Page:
Top things to know about boating on a lake in Washington | Guest Column

As a criminal defense attorney in Bellevue who has been practicing in the area for almost 27 years — and having lived on Lake Sammamish for 18 years as an avid wake surfer — I am regularly asked by friends and neighbors about boating statutes, rules and regulations. With a sunny and hot summer approaching, I can anticipate how busy, and potentially dangerous, the lake will be for us all. Although nothing beats common sense and experience when on the water, these are the top things everyone should know before heading out onto the lake:

1. Alcohol/Boating Under the Influence (“BUI”)

Just like driving a car, it is illegal to operate a vessel while under the influence of alcohol and/or drugs. The legal alcohol limit is .08 or 5.0 ng of THC. It is still possible, however, to be convicted of BUI if you are under these thresholds if the state can prove you were affected to any appreciable degree by the alcohol, marijuana or other drugs (legal or illegal) you consumed: the opinion of the officer can be sufficient. If convicted of BUI, you are facing up to one year in jail and a $5,000 fine, in addition to up to two years of probation, alcohol treatment and all the other consequences of a criminal conviction, including difficulty obtaining employment, renting apartments and even entering Canada.

If you are stopped on the water, the officer may choose to administer field tests if the situation allows, and then decide whether to place you under arrest and take you to another location for a formal breath test. If you choose to refuse the breath or blood test law enforcement requests, you will not lose your driver’s license as you would if you were operating a car, but you are subject to a civil penalty of $1,000 just for refusing the test, in addition to all the other possible criminal penalties for a BUI. (The refusal cannot be used against you in a later criminal proceeding).

Open container: Unlike a car, it is not illegal for passengers to possess alcohol in a boat. However, the operator of the vessel is prohibited from having an open container of alcohol in their possession while the vessel is being operated, including an open container sitting in the operator’s cup holder.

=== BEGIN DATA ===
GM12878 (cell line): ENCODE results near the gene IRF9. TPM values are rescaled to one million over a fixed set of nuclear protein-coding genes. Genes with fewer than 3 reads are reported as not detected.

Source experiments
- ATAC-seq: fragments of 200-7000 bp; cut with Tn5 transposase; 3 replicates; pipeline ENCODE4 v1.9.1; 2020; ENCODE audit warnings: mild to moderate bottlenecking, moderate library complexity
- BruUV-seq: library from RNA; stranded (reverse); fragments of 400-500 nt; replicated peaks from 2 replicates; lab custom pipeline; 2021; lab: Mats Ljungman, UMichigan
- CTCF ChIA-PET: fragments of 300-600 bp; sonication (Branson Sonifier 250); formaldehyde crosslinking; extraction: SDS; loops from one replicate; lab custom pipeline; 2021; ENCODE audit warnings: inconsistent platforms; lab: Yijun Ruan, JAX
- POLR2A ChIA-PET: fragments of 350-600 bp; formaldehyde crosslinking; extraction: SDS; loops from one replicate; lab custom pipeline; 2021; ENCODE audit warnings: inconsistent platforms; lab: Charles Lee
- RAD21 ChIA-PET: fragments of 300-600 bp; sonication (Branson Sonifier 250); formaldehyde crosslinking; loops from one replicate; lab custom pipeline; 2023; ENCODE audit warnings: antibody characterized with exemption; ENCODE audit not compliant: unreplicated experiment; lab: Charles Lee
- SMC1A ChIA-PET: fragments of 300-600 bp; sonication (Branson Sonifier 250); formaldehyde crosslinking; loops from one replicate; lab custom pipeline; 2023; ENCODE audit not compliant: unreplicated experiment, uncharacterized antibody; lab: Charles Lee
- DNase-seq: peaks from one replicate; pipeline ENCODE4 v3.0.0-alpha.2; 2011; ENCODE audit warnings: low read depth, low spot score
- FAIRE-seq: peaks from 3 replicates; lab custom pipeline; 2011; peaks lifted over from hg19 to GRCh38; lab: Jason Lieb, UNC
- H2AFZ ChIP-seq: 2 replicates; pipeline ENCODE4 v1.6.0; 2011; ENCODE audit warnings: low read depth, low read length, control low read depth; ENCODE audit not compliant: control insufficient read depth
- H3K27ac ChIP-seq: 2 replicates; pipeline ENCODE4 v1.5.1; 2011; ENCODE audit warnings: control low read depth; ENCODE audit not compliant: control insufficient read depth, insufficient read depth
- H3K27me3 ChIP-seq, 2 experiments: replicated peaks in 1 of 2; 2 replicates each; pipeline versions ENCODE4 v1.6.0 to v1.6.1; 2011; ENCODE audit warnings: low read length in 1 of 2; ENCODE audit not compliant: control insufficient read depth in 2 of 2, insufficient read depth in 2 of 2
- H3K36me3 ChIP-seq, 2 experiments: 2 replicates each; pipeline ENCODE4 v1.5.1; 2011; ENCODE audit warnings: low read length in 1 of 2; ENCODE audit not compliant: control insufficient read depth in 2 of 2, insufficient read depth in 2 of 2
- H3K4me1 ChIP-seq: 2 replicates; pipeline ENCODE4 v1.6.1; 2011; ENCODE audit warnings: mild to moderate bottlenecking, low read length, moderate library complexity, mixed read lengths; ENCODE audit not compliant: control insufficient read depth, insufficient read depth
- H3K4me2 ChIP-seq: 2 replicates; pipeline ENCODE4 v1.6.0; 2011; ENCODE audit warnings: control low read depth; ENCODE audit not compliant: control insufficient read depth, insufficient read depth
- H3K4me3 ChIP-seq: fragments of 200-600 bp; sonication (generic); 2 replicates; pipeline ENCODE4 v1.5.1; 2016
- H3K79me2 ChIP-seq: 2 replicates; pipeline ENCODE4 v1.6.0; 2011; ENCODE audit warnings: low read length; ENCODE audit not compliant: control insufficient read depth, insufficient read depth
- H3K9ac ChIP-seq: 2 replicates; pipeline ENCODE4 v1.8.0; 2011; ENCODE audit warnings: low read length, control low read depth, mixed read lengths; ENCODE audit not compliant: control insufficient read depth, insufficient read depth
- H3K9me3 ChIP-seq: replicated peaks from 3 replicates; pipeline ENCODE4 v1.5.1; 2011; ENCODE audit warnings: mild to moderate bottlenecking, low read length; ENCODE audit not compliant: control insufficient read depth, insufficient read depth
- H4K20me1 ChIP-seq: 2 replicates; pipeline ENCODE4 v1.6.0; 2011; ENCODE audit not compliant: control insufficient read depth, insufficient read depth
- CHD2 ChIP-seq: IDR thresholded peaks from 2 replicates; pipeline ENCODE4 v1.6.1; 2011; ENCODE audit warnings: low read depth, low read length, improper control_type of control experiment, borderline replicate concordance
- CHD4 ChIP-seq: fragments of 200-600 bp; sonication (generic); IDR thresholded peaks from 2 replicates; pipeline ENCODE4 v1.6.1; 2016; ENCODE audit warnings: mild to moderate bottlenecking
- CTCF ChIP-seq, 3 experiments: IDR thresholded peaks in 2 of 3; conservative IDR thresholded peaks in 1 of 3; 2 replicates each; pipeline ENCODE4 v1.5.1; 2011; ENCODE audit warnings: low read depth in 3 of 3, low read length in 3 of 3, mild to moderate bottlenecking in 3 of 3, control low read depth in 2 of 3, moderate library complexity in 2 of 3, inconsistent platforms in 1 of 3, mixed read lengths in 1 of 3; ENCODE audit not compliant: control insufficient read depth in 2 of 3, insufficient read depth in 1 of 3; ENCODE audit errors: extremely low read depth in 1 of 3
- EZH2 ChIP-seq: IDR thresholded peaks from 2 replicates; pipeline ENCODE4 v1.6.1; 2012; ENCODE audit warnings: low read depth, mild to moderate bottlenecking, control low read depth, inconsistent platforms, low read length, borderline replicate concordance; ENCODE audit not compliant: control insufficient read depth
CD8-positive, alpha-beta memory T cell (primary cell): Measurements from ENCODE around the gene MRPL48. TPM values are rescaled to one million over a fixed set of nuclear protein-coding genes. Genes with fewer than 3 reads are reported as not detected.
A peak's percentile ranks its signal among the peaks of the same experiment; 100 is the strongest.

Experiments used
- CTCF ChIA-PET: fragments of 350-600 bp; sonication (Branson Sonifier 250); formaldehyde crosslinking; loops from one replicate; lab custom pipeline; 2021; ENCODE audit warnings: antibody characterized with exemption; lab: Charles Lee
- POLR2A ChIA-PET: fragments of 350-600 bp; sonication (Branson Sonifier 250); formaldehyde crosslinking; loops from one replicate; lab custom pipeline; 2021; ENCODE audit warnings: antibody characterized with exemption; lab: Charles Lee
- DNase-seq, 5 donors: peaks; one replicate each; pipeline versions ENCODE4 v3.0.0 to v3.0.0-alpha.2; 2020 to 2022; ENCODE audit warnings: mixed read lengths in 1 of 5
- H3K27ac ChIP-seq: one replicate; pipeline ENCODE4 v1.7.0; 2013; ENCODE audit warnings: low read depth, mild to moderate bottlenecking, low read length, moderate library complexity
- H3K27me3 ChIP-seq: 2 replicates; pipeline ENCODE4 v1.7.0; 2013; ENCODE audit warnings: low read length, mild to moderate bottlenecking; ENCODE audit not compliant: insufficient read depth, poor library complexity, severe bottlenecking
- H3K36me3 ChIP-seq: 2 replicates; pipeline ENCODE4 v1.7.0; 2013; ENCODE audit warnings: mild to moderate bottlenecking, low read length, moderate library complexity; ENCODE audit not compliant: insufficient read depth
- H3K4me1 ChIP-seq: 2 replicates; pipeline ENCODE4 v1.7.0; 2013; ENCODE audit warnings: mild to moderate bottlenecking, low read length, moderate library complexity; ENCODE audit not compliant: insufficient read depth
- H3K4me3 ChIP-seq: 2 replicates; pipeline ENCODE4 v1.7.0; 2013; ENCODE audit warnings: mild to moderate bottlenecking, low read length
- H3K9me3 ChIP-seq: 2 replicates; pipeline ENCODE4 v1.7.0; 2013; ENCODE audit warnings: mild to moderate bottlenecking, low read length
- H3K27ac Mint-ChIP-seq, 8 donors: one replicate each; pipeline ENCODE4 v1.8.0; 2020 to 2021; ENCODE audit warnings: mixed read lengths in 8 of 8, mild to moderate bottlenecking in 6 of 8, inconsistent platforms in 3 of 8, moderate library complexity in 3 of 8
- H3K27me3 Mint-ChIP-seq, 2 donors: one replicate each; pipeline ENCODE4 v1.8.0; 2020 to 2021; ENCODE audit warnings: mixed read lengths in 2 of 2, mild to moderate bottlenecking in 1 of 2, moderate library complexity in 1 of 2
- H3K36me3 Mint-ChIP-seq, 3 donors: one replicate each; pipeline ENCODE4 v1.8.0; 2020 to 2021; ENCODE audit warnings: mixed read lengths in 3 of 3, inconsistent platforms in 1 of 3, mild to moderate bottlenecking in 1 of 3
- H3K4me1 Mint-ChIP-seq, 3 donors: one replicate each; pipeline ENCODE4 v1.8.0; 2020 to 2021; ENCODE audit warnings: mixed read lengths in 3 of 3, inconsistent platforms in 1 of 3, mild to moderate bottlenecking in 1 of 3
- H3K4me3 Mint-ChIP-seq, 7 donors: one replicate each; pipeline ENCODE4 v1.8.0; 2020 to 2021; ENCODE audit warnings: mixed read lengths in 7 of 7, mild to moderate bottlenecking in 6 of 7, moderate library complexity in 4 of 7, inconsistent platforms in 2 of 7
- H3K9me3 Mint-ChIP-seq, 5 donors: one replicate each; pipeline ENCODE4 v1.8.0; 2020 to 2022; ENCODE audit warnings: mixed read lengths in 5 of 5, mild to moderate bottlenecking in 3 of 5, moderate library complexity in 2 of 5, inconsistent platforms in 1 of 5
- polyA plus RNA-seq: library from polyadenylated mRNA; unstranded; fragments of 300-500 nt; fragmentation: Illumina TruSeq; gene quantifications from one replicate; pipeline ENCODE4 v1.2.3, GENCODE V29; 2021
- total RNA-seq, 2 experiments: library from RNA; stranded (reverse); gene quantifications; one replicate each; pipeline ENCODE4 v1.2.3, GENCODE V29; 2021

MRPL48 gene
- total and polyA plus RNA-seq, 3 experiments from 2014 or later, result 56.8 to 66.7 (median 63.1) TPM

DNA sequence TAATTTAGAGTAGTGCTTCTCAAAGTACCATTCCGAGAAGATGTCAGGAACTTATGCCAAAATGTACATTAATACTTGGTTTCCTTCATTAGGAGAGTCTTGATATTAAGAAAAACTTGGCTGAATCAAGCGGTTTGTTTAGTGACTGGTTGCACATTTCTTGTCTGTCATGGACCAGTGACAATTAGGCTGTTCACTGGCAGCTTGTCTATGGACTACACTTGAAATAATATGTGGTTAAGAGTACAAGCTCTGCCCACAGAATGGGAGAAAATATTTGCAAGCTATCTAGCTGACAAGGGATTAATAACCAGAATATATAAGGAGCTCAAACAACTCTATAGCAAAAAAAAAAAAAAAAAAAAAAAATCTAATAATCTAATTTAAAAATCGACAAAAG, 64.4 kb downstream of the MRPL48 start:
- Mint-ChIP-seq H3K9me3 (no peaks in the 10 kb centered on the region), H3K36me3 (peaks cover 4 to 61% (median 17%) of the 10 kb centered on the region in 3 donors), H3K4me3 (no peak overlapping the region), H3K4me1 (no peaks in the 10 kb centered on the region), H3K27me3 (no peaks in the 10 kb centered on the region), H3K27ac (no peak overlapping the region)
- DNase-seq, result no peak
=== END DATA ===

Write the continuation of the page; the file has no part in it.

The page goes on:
2. Personal Watercraft (“PWC”)

Age: Many people do not realize that a person under the age of 14 is prohibited from operating any PWC at any time, even with adult supervision, and even if they have completed a boater safety course. PWCs cannot be rented to anyone under the age of 16.

Vests/misc.: Any operator or passenger on a PWC must wear an approved floatation device, have a whistle and know where the fire extinguisher is located.

Towing: A PWC may legally tow a skier/wakeboarder/inner tube, as long as a responsible rear facing observer has a skier down flag.

Darkness: No PWC can be legally operated after dark, even if equipped with aftermarket navigation lights.

Bouys: Just like boats, PWCs cannot violate the no wake zone (100 yards from shore). While it is tempting to zip out into the lake from your dock, you are subject to being cited (with the one exception of dock starts (see below)).

3. Boater Education Cards

All boat operators who were born Jan. 1, 1955 or after are required to have a Boater Education Card in their possession while operating a vessel with 15hp or more. Make sure any guests who are operating your boat or PWC are aware of this requirement., but an operator (over the age of 12 years of age) may operate a vessel, even if they do not have a card if under the direct supervision of a person at least 16 years of age who has a card.

Age of operators: No child under the age of 12 can operate any vessel over 15hp.

4. Negligent Boating/Reckless Boating

Any operation of a vessel with disregard of careful and prudent operation or rates of speed that are unreasonable or proper based on the conditions, may result in a negligent boating citation. Reckless boating is a misdemeanor that carries up to 90 days in jail and a $1,000 fine.

5. General boating rules and regulations

Vests: Everyone on a PWC or being towed behind a boat, including wake surfers, are required to be wearing approved floatation devices. There must be enough approved vests in each vessel for every passenger, in addition to a throwable device that is “readily accessible,” i.e. not under one of the seats.

Children under the age of 12 are required to be wearing an approved vest unless the boat is 19 feet or more in length.

Skiier down flag: Must be bright red or brilliant orange, and cannot be permanently affixed to the boat or tower. The flag must be used by a responsible observer who is not the operator.

Night skiing: It is illegal to ski/wakeboard/inner tube/surf one hour before sunrise and one hour after sunset. The statute does not have a specific exception for vessels equipped with tower lights. A violation of this statute is a criminal offense.

Gunwale/swim step/sun deck: It is illegal to operate a vessel while a passenger is seated on the gunwale, swim step or sun deck.

Dock starts: It is legal (although potentially dangerous and not recommended) to start and finish a ski run as long as the vessel takes a 45-degree angle to and from the dock.

This information is not intended to a comprehensive summary of all recreational boating laws, but I hope this has been helpful.

Len Nahajski is a criminal defense attorney with The Nahajski Firm in Bellevue. Contact him at 206-621-0500 or len@nahajski.com.

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